- Autism affects approximately 93,000 people in Aotearoa New Zealand
- Autism is five times more likely to be diagnosed in boys than girls
- Diagnosis is most common between ages 5 and 14
Autism, or Autism Spectrum Disorder, refers to a range of neurological conditions that affect how people think, act, communicate and perceive the world around them. Typically characterized by difficulty in communication, both verbally and non-verbally, and challenges with social skills, people who suffer autism normally do so throughout their life.
There is no common list of symptoms amongst those with autism; each case is unique. Those with autism may have difficulty forming relationships or understanding abstract concepts, although autism encompasses a broad range of symptoms and patients will exhibit a variety of strengths and weaknesses.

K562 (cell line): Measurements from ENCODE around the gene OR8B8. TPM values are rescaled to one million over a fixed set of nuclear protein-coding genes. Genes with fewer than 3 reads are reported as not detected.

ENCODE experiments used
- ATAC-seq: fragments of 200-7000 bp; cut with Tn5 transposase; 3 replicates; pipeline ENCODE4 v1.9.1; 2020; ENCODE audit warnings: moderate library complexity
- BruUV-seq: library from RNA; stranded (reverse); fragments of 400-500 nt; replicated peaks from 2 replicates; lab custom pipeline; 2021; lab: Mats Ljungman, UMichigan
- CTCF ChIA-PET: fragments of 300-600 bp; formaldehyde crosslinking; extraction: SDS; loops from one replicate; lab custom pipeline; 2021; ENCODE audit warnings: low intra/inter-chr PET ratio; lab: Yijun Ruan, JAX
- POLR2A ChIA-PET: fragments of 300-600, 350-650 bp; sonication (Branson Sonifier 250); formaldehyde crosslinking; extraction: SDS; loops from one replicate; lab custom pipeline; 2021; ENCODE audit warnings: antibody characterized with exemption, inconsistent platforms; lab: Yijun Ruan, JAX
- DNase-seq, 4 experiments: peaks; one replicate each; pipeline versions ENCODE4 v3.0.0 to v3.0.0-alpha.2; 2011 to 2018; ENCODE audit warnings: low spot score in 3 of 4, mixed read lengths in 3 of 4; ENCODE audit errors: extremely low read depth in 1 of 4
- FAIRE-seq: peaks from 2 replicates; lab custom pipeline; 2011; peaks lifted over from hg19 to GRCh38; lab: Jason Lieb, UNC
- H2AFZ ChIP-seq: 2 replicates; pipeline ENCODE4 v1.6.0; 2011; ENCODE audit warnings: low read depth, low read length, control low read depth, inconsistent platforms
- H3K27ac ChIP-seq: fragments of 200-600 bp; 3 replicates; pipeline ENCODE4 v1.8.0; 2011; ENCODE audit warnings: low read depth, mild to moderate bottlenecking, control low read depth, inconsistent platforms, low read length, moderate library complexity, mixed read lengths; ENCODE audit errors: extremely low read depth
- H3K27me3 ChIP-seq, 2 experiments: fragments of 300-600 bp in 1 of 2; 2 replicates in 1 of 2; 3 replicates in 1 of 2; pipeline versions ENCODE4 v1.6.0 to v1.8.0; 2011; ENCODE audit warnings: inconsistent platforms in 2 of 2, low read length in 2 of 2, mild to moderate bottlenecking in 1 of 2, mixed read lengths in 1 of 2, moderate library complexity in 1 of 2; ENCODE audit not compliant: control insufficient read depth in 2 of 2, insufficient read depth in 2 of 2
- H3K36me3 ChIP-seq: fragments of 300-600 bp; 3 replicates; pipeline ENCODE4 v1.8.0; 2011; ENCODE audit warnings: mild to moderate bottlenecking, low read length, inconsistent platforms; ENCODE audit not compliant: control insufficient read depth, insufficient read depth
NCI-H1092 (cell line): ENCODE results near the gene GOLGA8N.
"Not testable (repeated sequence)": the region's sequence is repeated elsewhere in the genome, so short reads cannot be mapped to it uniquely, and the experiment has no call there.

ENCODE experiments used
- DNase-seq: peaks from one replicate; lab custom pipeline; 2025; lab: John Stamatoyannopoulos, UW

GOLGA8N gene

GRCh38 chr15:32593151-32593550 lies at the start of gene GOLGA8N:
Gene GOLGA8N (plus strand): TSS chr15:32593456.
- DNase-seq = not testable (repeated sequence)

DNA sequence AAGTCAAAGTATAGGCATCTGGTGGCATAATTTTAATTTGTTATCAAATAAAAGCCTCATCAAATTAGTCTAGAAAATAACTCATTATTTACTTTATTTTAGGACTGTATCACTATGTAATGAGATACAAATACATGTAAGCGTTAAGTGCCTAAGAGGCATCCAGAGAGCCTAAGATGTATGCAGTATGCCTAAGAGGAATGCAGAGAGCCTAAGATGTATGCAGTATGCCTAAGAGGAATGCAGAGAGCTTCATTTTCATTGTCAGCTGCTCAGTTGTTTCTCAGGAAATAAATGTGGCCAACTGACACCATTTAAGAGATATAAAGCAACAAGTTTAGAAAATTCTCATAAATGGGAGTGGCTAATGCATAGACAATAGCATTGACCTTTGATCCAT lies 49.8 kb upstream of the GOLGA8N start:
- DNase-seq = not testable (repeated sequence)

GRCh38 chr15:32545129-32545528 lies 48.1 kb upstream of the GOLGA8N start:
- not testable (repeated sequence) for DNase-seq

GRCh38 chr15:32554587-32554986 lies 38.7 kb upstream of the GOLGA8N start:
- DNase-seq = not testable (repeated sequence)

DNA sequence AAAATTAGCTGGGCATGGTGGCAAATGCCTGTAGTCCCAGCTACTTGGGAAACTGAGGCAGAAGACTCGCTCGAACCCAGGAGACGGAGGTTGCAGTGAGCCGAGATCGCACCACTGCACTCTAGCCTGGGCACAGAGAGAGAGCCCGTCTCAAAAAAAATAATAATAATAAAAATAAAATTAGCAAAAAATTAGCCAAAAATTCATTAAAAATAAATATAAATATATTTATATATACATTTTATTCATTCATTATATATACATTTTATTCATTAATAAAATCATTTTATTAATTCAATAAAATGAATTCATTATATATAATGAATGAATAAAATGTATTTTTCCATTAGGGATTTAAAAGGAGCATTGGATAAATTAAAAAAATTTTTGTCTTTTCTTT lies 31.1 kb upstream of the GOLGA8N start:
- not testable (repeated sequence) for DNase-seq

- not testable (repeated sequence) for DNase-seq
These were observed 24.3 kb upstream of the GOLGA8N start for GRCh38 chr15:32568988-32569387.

Signs and Symptoms:
No two people with autism are alike, so if you believe you or your child has autism you should consult a healthcare professional. Below is a list of common symptoms amongst both adults and children:
- Difficulty in social settings
- Tendency towards order and routine
- Difficulty understanding or interpreting non-verbal cues
- Difficulty communicating
- Difficulty developing relationships and human connections
Causes and Treatment:
The cause of autism is unknown, but it is believed to be caused by a mixture of genetic and environmental factors.
Autism therapy can involve behavioural treatments such as occupational and speech therapy, and sometimes medication. Because no two people with autism are alike, there is no “one size fits all” treatment plan, but rather treatment focuses on the specific symptoms of the individual patient.